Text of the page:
signed up for a boat tour around Lake Atitlan, which wasn’t much of a tour but rather just a boat ride since there wasn’t a guide. We were to be shuttled off into 4 different towns and get to spend a bit of time at each.
It is really interesting to see how, despite the short distances that separated the towns (some of which were only accessible by boat), that each and every single one had something different to offer for a different crowd.
San Marcos, our first stop, had this “earthly” vibe to it, with a lot of people seeking ‘spiritual energy’ walking around bare foot. The roads were narrow, and hostels were nestled in cozy gardens. In the main town, there was a nice community centre for kids to play soccer, and a amplitheatre for locals to perform and have announcements? Cool place!
San Juan was our next stop, and this town offered lots of Mayans selling beautiful weaves of shawls, scarves and guipils (a style of traditional Mayan clothing). Much more touristy, but the lack of tourists gave it a very quaint feel. The towns were all very small, and easily walkable end to end from within 15minutes.
San Pedro was next, and before we arrived we’ve already heard of it. Almost everyone we talked to had high praises for this town, which was as disparate as a “quiet town to relax in” to “where all the party happens”. When we arrived, we wandered a bit and instantly felt like this place wasn’t for us. It felt a bit cheesy, and the random people sitting on the streets meditating and making strange calls enticing us for a ‘journey into the spiritual side’ or whatever was game over. We did have some nice roast chicken lunch and a wonderful cup of coffee, though.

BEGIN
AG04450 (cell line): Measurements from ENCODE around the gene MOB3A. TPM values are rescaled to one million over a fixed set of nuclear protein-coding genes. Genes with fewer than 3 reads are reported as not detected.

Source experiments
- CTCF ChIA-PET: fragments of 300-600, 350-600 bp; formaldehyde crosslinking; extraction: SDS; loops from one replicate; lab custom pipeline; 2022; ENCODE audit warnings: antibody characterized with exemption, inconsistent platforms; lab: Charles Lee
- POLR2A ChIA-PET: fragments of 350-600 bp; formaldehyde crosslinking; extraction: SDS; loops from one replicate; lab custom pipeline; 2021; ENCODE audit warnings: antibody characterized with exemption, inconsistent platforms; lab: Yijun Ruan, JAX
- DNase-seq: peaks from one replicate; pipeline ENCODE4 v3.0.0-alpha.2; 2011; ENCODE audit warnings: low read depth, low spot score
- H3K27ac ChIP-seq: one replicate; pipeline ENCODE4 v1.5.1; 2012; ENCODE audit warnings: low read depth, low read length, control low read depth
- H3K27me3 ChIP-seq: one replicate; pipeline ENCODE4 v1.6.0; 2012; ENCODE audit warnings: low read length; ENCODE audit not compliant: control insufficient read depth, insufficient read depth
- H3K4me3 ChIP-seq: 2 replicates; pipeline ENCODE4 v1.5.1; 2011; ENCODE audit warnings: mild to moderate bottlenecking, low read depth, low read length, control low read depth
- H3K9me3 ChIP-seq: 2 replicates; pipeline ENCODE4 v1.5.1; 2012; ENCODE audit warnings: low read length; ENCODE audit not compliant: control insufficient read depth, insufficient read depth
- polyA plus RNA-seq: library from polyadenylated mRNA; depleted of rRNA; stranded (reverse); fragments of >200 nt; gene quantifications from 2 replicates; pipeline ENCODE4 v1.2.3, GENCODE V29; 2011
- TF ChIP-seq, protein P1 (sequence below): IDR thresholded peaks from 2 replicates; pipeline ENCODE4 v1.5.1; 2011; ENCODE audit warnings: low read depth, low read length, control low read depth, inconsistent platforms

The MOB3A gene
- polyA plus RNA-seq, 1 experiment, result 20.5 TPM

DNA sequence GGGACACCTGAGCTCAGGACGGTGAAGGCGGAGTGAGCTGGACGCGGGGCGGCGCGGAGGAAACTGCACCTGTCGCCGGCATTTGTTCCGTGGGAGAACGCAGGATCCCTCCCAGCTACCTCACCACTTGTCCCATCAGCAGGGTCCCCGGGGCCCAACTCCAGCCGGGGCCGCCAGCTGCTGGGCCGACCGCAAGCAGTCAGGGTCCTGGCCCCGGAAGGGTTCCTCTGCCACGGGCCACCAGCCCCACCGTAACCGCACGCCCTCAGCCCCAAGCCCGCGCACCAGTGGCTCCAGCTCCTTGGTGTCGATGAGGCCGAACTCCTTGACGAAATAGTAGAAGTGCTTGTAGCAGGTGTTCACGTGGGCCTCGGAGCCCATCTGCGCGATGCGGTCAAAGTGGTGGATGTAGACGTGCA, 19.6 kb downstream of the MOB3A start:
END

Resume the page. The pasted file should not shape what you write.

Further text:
Santiago Atitlan was our last stop, and we were given a bit of extra time here for a good measure. A ‘town’ with over 600,000 people (or so our tuk-tuk driver told us), it was a big place compared to the others. One of the highlights of this town is the local deity, Maximo, who is worshipped by all of the local Mayan Brotherhoods. Nobody can really trace the origins of this ‘god’, but everyone knows about him and hosts one of the bigger festivals here in Atitlan. We did pay a visit, and with a small donation to the upkeep of the shrine (as Maximo likes to drink liquor and smoke cigars) we also snapped a few pictures of the god, and the shamans next to him…smoking. With all the fumes, dark lighting and the shady feel, it felt more like an HK triad 关二哥shrine than anything…haha.
We returned to Pana (that’s what locals call it) after that, and enjoyed some dramatic scenery while sipping a mojito, munching on nachos at a lake side patio. What a day! And to top everything off, while we were walking home and passing the usual street stalls of pie vendors (Yes, street side pies….so strange).
Then, out of nowhere this waft of smoke blows into our faces, and we both instantly recognize the smell…. barbecued meat!!! So we walked a bit further and there it was, in all of its glory, a chubby middle-aged lady with a charcoal grill turning out some succulent looking carne (meat). We poked around, and asked how much and was shocked…. the lady charged only 15Q for a plate of meat, rice, guacamole, frijoles and unlimited tortillas!!!!! That’s like, the price of two pieces of toast in Antigua!!! We each got a plate of chicken which tasted even better than it looked, and happily sat on the sidewalk and ate to our hearts content. A few locals joined in on the feast, but nobody attempted to make any banter, as whenever our gazes met, we knew that neither of us was willing to risk our food getting cold just to talk some nonsense about the weather.
Sometimes, all it takes is a nice, satisfying meal to make a great day even more memorable…. and a delicious street side stall to change your perspective of any locale.